In 2009 when Boko Haram members struck in Maiduguri, at New Prison near Kofa Biyu, to release its members after an altercation with the Nigerian Police, it seemed like it would be a few days of riots, gunshots and a short lived frenzy. The sect, however, in its convincing preaching of revolution, had been quietly recruiting members. Eventually, it would turn aggressive and deadly; the number of members, their capabilities and brutality had been underestimated.
To recount and put into perspective the unquantifiable scores of the people bombed, shot or slaughtered in mass, there is the Baga Massacre in 2013 where in a brutal wave of terror, an estimated two hundred people were murdered by Boko Haram. The loss of property cannot be accurately measured. In yet another gruesome killing spree in Baga in 2015, “over two thousand’’ people were killed and thousands displaced. There have been, prior to these two large scale massacres, many countless incidents that had ocurred in many places; the bombings, the burning of properties, the abduction of women and girls as sex slaves and suicide bombers, the killings of boys in schools, the forcible recruitment of men and boys to fight with the terrorists, the displacement of millions across Nigeria and its neighbouring countries. In fact, with its style of vicious terrorism unrivalled, the Boko Haram sect became the deadliest group in the world according to a global terrorism index.
Currently in its eleventh year, the atrocious atrocities continue. It is, however, the response to the massacres in Borno and the North East in general that continues to baffle its bewildered populace. Typically, when any area in Borno is hit by an attack, the news slowly starts to trickle in on social media. Depending on what time of day it is, many horrified people post the gruesome photos of the dead on Facebook, Twitter and the videos start to be shared on Whatsapp. As the day continues, so does the spread of viral videos and photographs. There is utter disbelief, denial and despair. For some it is rage. It is an array of emotions. Eventually, the news reports ascertain the fears of millions of Nigerians: there has been yet another ambush on either civilians or the military. Then the sect admits to the killings on video.
As the tears are shed by families and the sorrow felt by bystanders, aid workers appear at the site of the attack to neatly gather the charred, beheaded, bullet ridden or bombed bodies. At the same time, journalists troop in for the interviews with grieving communities, with condolences pouring in online and offline. Hashtags are created. In the meantime, many well meaning Nigerians, await the government response; at state and federal level. Firstly, in many countries where any kind of attacks occur, the first responders are usually the government. Hence, in every scenario with Boko Haram attacks, the communities expect its leaders to respond.
Tragically, since the beginning of Boko Haram in 2009, starting with the lacklustre performance of the previous government at the federal level, there has been waning optimism. As a result of previous responses, especially by the Goodluck Jonathan administration, there is a widely pessimistic view of the management of the insurgency. In the case of the Baga massacre, the federal government was accused of lack of acknowledgement and bouts of apathy. Many felt there was also denial, insufficient reporting of the massacre as well as nonchalance towards the crisis. This was 2015. It flabbergasted an already worn out Nigeria.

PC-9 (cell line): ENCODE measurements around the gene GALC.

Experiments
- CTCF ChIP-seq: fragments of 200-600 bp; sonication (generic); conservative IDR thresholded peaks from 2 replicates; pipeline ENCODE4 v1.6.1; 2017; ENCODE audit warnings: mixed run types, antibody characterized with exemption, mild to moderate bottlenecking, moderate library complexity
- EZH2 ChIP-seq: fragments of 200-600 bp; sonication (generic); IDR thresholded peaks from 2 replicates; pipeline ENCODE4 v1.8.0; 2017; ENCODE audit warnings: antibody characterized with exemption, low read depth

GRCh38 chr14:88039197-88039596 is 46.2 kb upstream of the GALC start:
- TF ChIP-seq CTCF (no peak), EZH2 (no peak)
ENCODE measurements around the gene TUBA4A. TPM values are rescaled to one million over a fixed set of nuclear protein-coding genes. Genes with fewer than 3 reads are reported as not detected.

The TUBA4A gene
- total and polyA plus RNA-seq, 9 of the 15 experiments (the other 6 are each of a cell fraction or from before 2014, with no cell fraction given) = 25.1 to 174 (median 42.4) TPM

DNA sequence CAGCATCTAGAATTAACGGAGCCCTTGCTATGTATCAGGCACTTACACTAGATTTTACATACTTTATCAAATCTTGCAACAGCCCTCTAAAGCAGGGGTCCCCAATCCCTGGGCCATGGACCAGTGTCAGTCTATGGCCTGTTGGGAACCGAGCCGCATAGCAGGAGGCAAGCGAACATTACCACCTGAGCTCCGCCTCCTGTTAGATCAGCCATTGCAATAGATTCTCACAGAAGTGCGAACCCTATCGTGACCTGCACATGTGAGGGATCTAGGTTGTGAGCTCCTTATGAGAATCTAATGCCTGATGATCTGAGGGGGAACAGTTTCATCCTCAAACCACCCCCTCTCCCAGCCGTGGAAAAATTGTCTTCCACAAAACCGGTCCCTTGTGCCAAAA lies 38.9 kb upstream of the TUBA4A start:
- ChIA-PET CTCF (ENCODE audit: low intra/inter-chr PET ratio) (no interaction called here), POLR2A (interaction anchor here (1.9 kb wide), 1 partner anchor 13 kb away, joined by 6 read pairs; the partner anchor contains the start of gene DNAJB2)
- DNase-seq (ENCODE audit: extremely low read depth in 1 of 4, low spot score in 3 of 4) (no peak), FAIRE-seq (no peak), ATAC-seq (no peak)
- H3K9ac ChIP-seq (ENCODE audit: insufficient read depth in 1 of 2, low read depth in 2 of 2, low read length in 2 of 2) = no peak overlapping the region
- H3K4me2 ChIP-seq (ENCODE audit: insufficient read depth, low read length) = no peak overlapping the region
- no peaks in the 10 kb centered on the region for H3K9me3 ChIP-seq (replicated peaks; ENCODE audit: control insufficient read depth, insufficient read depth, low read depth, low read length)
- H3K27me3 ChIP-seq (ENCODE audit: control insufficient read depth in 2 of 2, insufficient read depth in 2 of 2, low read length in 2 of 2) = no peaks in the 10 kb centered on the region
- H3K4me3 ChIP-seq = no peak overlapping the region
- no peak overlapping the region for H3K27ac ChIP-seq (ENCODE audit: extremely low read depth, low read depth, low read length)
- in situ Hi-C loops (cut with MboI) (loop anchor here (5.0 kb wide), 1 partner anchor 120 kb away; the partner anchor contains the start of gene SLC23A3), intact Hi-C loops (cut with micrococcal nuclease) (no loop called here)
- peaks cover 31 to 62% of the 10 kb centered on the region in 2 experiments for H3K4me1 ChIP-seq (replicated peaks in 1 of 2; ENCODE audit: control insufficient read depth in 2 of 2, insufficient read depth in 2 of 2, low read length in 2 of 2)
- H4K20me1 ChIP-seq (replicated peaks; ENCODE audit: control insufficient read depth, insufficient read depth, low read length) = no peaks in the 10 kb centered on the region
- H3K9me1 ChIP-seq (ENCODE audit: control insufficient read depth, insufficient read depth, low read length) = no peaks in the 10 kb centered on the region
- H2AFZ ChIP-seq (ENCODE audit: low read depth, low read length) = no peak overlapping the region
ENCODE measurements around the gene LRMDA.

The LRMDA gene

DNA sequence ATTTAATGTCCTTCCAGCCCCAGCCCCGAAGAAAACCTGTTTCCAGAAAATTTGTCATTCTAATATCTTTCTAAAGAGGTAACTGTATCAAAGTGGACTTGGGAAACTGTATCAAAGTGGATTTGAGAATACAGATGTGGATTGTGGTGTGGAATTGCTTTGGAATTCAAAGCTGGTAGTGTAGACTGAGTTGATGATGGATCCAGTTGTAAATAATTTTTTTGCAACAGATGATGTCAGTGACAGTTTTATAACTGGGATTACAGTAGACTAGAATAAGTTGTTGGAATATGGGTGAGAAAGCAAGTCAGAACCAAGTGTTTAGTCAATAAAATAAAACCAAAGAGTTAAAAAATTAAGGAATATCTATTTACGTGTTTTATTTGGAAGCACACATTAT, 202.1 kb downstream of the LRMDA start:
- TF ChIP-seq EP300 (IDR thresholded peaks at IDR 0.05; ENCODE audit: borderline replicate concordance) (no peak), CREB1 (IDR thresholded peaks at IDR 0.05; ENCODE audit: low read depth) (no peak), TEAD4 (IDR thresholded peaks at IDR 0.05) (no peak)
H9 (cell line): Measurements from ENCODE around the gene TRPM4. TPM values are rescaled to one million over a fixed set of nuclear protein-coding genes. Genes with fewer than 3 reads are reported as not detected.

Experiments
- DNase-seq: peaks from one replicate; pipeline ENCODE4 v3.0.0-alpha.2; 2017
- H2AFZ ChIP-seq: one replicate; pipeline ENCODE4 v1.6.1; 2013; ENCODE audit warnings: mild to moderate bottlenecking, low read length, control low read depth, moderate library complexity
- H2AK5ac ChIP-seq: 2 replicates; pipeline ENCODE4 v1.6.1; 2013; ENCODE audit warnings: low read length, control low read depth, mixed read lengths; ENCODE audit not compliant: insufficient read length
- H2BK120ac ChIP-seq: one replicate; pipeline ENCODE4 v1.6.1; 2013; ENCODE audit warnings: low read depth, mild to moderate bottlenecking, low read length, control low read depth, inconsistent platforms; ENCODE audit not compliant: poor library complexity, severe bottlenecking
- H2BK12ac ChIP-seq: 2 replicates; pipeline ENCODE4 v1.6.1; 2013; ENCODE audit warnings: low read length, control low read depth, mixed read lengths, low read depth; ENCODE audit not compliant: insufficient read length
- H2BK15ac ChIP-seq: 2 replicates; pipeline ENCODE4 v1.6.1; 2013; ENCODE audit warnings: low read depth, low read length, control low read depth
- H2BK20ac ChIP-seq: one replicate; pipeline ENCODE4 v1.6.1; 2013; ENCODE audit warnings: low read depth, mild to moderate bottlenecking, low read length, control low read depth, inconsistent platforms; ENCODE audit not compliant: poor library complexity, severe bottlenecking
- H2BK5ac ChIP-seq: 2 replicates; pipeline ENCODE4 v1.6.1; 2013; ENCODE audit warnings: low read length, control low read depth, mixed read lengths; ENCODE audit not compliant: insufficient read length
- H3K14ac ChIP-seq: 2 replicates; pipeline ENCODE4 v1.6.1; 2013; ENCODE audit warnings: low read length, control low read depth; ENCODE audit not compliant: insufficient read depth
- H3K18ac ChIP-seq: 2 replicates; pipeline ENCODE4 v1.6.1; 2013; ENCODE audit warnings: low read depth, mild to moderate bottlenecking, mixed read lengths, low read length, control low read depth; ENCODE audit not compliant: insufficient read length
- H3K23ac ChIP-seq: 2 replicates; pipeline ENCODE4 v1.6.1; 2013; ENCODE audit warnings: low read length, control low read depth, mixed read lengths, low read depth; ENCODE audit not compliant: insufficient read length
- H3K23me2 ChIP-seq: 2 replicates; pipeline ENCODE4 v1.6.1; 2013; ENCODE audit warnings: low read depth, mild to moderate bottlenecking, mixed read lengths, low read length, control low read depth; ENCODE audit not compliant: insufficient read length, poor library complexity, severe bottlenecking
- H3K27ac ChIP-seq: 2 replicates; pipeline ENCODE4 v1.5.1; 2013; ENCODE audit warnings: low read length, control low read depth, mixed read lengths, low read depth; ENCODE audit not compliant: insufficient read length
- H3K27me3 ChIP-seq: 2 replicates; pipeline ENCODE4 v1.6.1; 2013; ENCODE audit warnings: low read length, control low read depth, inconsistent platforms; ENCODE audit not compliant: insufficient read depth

In May 2015, when the current President, General Muhammadu Buhari was sworn in, there was a collective sigh of relief in Borno. His regime was expected to usher in a new era of serious annihilation of the terrorist group. A select group of indigenes from Borno had been placed in choice positions to address the endless insurgency. For a few years, there was progress and a sense of optimism. Fortunately, there were many successes; talks of resettlement as the ebb and flow of relative normalcy started to return to some areas. Despite the ongoing strife, many more ambushes, a humanitarian crisis on an unprecedented scale, a resilient community soldiered on. It was as usual a strange mix of trauma and toughness.
Disturbingly, a few days ago, on 28th November, 2020, farmers were beheaded in Zabarmari in Jere Local Government Area. The death toll was reported as a hundred and ten. Sadly, in response, the current federal government has followed a template different from its predecessor but well recognized by a traumatized, weary town as insufficient and tiring; the politicians trooping into Borno State for condolence visits, the social media posts from numerous representatives and the Presidency “condemning” of the terrorist attacks, the parliamentary discussions on retiring service chiefs with intense scrutiny of an overwhelmed army, a photo of the visits to the families left behind, endless discussions on security solutions by novices online. On the contrary, the shell shocked face of the State Governor Professor Babagana Umara Zulum with additional photos of him weeping during the burial of the farmers in the recent Zabbarmari massacre has endeared thousands to his empathetic response. It was a shocking and sobering sight; this conflict is far from over. And the question on the lips of an emotionally exhausted populace remains; When will this end?